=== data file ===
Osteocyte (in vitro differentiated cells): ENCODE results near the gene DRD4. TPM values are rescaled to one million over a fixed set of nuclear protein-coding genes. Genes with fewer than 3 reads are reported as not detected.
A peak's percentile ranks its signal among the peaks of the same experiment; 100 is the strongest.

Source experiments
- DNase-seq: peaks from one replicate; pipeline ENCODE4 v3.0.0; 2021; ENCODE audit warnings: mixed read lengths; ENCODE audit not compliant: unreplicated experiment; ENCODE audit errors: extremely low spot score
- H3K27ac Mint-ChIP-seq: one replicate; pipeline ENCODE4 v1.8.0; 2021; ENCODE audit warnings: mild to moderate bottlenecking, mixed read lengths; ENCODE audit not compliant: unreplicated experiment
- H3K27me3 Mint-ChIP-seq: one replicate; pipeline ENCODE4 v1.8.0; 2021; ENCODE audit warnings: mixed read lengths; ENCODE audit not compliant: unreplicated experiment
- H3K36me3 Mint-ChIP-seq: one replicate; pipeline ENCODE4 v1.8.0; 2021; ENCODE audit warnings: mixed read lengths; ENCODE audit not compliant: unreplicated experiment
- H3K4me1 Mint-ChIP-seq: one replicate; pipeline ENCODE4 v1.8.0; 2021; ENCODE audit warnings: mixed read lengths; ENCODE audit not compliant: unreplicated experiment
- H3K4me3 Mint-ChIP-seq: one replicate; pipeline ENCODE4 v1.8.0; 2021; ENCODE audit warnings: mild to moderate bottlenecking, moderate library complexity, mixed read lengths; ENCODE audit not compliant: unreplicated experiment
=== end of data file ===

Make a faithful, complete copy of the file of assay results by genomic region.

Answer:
Osteocyte (in vitro differentiated cells): ENCODE results near the gene DRD4. TPM values are rescaled to one million over a fixed set of nuclear protein-coding genes. Genes with fewer than 3 reads are reported as not detected.
A peak's percentile ranks its signal among the peaks of the same experiment; 100 is the strongest.

Source experiments
- DNase-seq: peaks from one replicate; pipeline ENCODE4 v3.0.0; 2021; ENCODE audit warnings: mixed read lengths; ENCODE audit not compliant: unreplicated experiment; ENCODE audit errors: extremely low spot score
- H3K27ac Mint-ChIP-seq: one replicate; pipeline ENCODE4 v1.8.0; 2021; ENCODE audit warnings: mild to moderate bottlenecking, mixed read lengths; ENCODE audit not compliant: unreplicated experiment
- H3K27me3 Mint-ChIP-seq: one replicate; pipeline ENCODE4 v1.8.0; 2021; ENCODE audit warnings: mixed read lengths; ENCODE audit not compliant: unreplicated experiment
- H3K36me3 Mint-ChIP-seq: one replicate; pipeline ENCODE4 v1.8.0; 2021; ENCODE audit warnings: mixed read lengths; ENCODE audit not compliant: unreplicated experiment
- H3K4me1 Mint-ChIP-seq: one replicate; pipeline ENCODE4 v1.8.0; 2021; ENCODE audit warnings: mixed read lengths; ENCODE audit not compliant: unreplicated experiment
- H3K4me3 Mint-ChIP-seq: one replicate; pipeline ENCODE4 v1.8.0; 2021; ENCODE audit warnings: mild to moderate bottlenecking, moderate library complexity, mixed read lengths; ENCODE audit not compliant: unreplicated experiment